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Posted at 07:03 PM ET, 08/30/2010

Mike Wise's twitter hoax

UPDATE: Wise was suspended by The Post for a month. His full statement and apology from Tuesday's show is here.

The sad part about this item is that the only point of Twitter hoaxes is to gain attention for their originators, and as a non-fan of Twitter hoaxes, I'd prefer not to aid that pursuit. But Mike Wise is sort of a big D.C. sports media figure, and I write about the D.C. sports media a lot, and many people are writing about Mike Wise right now, and you can only do so many items about hyperbaric chambers.

So Wise, as you might have heard, took to Twitter on Monday and wrote about a few NFL news items he had learned, most prominently that Ben Roethlisberger's suspension would last five games. Big news, that. This was to test an idea he's been interested in for several months: that in 2010, one sentence from one writer is enough to create a cascade of news stories published without any real vetting or sourcing.

Of course, many of us reporter types put news on Twitter, and we do so with the understanding that readers will trust us and believe our news, and then do with that news whatever they like, up to and including putting it in their own blogs or stories. We want you to believe us, even if you're a rival news gatherer. We think that's a good thing.

So, naturally, at least a few people believed Wise, leading to this Pro Football Talk item, which said in part

It would be a surprise if Roethlisberger gets more than four games. According to Mike Wise of the Washington Post, however, a surprise could be coming. Wise says, via Twitter, that Roethlisberger will get five games.

That's pretty well couched, but Wise did get a news organization to post about his made-up news without attempting to verify it, which I guess was the point. So then Wise revealed that he was sort of hoaxing, and then people got mad.

Pro Football Talk: I thought the old-school newspaper types were anal retentive about, you know, accuracy and credibility?

SB Nation DC: Whatever Wise's motive, though, there's no reason for him to stoop to this level. I hate to go all Mark Jackson on everyone, but Mike Wise, you're better than that.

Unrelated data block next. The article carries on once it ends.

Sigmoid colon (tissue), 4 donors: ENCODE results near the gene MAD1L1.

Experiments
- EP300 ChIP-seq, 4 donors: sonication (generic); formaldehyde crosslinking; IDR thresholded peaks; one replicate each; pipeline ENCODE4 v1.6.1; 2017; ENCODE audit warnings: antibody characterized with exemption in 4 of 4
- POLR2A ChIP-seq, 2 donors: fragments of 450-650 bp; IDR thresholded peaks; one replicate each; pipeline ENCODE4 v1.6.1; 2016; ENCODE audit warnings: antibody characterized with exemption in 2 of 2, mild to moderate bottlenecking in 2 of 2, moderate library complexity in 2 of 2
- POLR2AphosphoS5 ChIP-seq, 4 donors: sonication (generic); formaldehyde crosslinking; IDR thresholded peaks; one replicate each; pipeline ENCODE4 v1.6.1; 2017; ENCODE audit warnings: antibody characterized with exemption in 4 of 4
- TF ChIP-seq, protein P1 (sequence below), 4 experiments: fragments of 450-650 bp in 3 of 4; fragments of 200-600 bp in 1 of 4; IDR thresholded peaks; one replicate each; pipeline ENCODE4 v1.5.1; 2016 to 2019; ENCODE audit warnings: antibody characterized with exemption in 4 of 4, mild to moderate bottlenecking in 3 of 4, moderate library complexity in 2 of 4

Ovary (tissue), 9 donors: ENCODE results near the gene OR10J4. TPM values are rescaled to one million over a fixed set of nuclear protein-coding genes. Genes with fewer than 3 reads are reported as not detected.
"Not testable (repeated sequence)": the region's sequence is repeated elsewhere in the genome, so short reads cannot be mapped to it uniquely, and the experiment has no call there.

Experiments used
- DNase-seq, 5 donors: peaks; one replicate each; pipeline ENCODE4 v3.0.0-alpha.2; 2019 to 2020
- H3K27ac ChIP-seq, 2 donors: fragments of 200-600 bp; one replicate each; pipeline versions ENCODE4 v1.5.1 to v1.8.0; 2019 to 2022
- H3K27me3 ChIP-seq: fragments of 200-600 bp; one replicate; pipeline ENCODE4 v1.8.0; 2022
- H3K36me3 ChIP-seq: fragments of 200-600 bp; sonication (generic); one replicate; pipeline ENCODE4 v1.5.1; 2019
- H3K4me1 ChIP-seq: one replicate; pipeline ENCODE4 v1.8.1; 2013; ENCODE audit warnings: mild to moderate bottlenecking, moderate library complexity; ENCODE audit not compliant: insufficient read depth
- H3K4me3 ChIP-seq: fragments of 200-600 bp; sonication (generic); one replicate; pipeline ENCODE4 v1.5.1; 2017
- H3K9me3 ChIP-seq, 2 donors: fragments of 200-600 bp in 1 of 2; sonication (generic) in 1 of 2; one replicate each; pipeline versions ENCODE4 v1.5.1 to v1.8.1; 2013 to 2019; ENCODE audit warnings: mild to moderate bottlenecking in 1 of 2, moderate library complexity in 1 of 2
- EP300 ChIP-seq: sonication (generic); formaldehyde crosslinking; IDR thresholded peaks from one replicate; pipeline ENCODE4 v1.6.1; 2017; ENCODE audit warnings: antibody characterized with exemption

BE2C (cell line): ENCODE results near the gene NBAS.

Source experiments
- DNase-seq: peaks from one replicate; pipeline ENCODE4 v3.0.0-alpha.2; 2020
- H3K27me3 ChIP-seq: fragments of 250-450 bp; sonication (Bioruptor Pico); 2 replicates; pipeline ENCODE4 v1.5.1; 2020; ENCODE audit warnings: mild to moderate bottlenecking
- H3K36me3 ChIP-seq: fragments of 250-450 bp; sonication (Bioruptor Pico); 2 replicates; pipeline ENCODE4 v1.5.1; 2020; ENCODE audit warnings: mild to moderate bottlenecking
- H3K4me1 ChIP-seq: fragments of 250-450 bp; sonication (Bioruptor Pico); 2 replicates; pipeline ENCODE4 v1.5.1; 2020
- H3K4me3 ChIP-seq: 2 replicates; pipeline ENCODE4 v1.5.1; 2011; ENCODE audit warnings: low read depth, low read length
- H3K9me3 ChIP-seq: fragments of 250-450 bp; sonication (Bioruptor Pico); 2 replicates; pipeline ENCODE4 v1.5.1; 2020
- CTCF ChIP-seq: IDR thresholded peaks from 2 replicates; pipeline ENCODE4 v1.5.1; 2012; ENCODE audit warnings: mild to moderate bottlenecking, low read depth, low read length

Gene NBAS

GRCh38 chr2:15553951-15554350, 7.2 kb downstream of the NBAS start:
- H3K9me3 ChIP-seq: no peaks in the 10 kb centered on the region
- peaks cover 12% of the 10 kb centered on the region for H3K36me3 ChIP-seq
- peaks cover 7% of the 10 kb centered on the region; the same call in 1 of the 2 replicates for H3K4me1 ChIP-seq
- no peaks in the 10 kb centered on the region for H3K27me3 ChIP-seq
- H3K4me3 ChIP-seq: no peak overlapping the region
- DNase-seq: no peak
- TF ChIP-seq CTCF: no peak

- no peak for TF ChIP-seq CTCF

FanHouse: What we're left with is Wise proving a point that everyone already knew: When a member of the media reports something noteworthy, other members of the media pass along that report to their readers. The only thing we know now that we didn't know before is that Mike Wise won't hesitate to fabricate a story if he thinks it will help him make some obvious point.

Aaron Schatz: Yes, that's right, in order to prove that NFL bloggers will link to anything no matter how unreliable the source, Wise decided to make himself into an unreliable source, thus guaranteeing that NFL bloggers can't trust anything he writes in the future.

Jason LaCanfora: If I'm the Washington Post, I'm thinking seriously about suspending a sports columnist. No surprise the Big Ben tweet was a hoax. I called it the moment I saw it, which is why I never mentioned it. Not a surprise considering the source. Trite joke; bad journalism

Sports Business Journal's John Ourand: You [aren't] right about "nobody checking facts" on Twitter. People trust you and WaPo and figure your "news" is accurate.

WaPo social media producer Katie Rogers: Why would you take your platform for granted like that, especially when thousands of people would kill for your job?

Dan Hellie: Luv ya wise but you have to figure out who you are in the twitter land. Bloggers can do that, respected columnists can not.

And so on and so forth. And Wise, of course, apologized, writing "in the end, it proved two things: 1. I was right about nobody checking facts or sourcing and 2. I'm an idiot. Apologies to all involved."

And then The Post's sports department and CBS Radio sent out reminders about social media policies. And The Post's executive editor, Marcus Brauchli, said "Mike did not follow our guidelines and has since apologized for it." And Wise gave an extensive interview to Press Coverage's Dan Levy, saying "Bottom line: I picked a lousy way to show we have no credibility in this medium, in the social networking medium, and that nobody checks these things out. It was just not a good way to do it."

And then we all lived happily ever after, promising you, our readers, that what we write will be true, to the absolute best of our abilities.

(Oh, and then we sat back and waited for 10 a.m. Tuesday morning, just in case any orange-hued fellows decide to weigh in.)

By  |  07:03 PM ET, 08/30/2010

Categories:  Media

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